Gandhi’s idealization of village life and small industries helped to strengthen the roots of the freedom movement by making it a mass movement in which everyone could participate. But, it was also sort of ironical on two accounts. First, until Gandhi’s return from South Africa in 1915 when he began to travel across India (refraining from political activities to fulfill the promise that he had made to his political mentor, Gokhale), he had probably never spent a single night in an Indian village—Gandhi’s fascination until then was thus with a version of village life that was the conception of his own mind. Second, while Gandhi first constructed the Sabarmati Ashram and later the Sevagram Ashram and led a simple life, to sustain the basic needs of his life and ashramas, he relied heavily on big business—Sarabhai, Birla, Bajaj, among others, were close associates and contributors. It is because of this lifestyle that Sarojini Naidu had once asked him ‘Do you know how much it costs every day to keep you in poverty?’ Gandhi’s response is undocumented or perhaps he chose not to respond since he was aware of his limitations.
Fortunately, being self-aware of these limitations and the rigidity of his views, Gandhi chose Nehru as his successor despite knowing that the latter stood totally at odds with his socio-economic views.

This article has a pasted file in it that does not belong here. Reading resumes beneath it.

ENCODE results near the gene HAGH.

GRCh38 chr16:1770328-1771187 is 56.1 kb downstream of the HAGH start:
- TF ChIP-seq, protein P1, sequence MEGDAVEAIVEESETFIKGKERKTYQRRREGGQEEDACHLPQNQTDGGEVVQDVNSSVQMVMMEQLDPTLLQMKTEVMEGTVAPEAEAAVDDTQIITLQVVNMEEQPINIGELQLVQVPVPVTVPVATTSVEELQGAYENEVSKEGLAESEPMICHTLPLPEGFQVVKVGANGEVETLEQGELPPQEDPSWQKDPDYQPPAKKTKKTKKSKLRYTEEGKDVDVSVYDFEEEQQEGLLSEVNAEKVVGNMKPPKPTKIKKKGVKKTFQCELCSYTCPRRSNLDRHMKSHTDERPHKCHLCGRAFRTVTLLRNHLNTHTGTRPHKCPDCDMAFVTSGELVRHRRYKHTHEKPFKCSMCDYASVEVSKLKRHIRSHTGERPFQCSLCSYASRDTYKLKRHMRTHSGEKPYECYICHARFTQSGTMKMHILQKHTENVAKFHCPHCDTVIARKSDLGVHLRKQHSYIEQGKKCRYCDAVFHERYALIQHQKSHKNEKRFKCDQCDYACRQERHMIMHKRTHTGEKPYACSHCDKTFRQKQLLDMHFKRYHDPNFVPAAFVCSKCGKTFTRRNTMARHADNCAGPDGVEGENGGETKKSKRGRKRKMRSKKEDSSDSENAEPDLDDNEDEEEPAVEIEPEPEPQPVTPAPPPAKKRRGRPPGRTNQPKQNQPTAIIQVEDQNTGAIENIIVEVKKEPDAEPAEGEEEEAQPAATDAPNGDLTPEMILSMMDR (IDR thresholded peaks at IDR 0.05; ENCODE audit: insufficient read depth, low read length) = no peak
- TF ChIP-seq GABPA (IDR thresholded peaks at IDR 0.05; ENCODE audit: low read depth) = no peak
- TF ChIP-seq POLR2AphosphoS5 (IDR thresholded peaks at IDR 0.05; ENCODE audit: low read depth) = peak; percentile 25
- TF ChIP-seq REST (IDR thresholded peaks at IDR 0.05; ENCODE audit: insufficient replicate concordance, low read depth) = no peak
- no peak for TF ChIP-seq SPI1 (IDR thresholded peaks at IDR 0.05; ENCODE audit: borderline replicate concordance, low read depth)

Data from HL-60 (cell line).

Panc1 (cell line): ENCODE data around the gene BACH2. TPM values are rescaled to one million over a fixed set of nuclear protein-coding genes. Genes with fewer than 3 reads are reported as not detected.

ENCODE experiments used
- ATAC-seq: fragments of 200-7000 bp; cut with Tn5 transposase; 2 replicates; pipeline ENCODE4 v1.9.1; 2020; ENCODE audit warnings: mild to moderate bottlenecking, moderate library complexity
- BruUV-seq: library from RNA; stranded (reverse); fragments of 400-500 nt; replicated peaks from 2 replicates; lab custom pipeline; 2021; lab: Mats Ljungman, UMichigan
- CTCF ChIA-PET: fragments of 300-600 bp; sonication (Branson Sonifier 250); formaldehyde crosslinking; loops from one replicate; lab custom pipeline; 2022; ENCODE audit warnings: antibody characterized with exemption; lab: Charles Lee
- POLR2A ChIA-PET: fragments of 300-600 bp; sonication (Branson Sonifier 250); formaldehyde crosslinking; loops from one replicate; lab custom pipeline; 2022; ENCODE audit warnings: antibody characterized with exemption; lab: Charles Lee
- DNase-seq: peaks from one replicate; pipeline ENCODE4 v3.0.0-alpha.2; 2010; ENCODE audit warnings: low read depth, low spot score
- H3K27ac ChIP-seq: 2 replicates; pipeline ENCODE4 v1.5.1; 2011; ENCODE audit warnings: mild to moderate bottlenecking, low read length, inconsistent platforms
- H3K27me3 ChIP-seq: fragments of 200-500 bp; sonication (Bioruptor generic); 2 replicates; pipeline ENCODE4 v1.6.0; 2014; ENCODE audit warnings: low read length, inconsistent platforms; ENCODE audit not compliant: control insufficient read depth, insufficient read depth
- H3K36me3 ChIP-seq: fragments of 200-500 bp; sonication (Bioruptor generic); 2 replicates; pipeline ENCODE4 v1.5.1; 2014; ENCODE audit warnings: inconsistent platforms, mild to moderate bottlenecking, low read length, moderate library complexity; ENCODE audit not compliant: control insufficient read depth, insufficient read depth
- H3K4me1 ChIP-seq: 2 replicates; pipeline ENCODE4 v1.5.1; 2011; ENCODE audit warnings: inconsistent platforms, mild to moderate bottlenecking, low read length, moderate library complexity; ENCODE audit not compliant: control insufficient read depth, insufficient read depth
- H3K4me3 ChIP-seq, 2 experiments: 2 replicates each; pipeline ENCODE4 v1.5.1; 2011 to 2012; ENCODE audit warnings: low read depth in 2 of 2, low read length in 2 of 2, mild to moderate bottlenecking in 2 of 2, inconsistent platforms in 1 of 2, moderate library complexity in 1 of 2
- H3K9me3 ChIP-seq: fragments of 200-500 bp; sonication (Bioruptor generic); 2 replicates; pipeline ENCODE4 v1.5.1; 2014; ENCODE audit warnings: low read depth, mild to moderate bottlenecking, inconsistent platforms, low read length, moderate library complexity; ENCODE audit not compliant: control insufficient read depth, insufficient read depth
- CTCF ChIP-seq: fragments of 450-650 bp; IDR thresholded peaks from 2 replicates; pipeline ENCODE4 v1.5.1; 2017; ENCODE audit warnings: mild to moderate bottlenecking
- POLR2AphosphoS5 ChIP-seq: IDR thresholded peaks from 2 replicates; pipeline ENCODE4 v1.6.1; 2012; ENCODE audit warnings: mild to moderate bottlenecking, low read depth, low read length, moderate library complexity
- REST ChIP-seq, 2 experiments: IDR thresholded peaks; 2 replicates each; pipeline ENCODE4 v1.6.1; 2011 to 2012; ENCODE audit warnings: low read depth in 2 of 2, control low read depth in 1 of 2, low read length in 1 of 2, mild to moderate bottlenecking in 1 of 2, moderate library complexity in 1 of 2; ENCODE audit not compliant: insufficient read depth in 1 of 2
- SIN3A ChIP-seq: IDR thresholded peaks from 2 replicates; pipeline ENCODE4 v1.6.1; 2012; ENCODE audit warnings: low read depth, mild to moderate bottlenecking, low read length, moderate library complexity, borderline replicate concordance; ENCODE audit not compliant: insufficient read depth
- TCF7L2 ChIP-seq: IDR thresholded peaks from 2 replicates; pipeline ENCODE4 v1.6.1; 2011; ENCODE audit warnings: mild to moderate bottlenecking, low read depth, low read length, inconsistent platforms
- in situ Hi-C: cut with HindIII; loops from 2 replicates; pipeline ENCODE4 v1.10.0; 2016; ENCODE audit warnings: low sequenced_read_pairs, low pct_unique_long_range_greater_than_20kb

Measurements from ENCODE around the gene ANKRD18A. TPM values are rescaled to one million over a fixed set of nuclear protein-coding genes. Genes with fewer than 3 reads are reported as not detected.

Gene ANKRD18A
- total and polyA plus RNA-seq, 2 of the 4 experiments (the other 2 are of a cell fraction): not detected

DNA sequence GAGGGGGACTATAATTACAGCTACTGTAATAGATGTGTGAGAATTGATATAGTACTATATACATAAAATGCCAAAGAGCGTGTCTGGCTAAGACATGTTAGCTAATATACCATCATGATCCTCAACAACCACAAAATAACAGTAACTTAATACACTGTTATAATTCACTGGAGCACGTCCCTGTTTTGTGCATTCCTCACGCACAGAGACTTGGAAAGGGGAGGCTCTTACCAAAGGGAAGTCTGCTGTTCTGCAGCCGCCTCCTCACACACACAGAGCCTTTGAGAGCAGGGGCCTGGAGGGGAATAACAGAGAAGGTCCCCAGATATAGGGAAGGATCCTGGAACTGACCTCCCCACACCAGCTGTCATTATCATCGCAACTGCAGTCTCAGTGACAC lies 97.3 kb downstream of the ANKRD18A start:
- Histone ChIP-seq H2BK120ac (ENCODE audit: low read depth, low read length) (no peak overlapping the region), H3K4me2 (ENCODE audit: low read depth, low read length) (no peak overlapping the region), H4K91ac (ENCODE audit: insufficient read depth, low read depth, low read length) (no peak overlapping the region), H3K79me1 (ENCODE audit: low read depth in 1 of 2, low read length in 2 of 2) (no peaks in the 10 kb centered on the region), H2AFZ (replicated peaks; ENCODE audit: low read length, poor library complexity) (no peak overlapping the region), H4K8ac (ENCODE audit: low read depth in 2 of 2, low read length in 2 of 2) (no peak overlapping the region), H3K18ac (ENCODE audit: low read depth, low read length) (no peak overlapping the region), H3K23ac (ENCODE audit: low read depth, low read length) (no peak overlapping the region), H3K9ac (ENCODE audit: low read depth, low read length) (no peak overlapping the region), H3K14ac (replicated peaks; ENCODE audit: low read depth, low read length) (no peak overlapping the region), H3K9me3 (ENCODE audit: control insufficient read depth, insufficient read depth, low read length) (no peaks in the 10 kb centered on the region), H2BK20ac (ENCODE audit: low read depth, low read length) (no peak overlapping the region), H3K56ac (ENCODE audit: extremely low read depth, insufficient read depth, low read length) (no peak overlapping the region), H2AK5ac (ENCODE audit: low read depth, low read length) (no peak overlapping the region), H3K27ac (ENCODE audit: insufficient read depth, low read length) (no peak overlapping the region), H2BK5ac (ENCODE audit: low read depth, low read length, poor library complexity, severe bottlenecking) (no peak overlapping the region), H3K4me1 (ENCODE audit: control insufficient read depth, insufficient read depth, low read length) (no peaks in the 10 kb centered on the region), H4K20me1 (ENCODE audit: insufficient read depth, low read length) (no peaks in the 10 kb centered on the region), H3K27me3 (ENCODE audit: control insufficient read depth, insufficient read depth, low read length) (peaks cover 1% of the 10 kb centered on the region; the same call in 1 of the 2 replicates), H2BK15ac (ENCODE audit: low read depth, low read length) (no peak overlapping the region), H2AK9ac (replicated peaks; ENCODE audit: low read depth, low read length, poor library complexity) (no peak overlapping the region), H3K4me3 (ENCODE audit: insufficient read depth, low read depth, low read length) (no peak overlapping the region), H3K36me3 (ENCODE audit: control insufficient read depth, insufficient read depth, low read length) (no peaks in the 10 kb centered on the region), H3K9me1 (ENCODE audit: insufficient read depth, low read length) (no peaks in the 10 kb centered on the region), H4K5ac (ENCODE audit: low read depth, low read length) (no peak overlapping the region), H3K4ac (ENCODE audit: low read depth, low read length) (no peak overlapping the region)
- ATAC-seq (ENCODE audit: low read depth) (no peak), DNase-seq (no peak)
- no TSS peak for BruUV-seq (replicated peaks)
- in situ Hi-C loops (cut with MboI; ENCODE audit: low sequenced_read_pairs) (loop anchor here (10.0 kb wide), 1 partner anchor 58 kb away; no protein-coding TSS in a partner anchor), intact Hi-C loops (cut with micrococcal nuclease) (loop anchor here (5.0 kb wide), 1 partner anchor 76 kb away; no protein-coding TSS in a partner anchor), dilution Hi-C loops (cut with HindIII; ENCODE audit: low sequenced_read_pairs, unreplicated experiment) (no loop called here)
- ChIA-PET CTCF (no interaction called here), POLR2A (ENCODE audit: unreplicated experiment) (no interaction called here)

It seems that Gandhi’s idealization of simple village life and respect for the virtuous lives of the poor have been perennially adopted by our politicians across all parties. On the contrary, the fact of the matter is that across the nation, people are migrating from villages to urban centers in search of better livelihood for themselves and their children (a case in point being so many hundreds of thousands of laborers returning to their villages these days due to the COVID-19 pandemic). This is not a phenomenon specific to India. Developed nations have only about 1-3% of the total population employed in the agricultural sector compared to almost 50% for India. The agricultural sector in India contributes only 15.4% of the total GDP but since it employs the most people, by far, the politicians rely heavily on this vote bank. The disgust shown by the politicians toward cities (just like Gandhi did) is also evident in the decaying state of our urban centers (slums, pollution, lack of potable water, etc.) which cannot by themselves sustain such a large number of people migrating from rural India. The tragedy of our system is that erecting new cities is also considered anathema since it by its very nature requires collaborating with big business (another “devil”) and takes away the vote bank lying in our villages.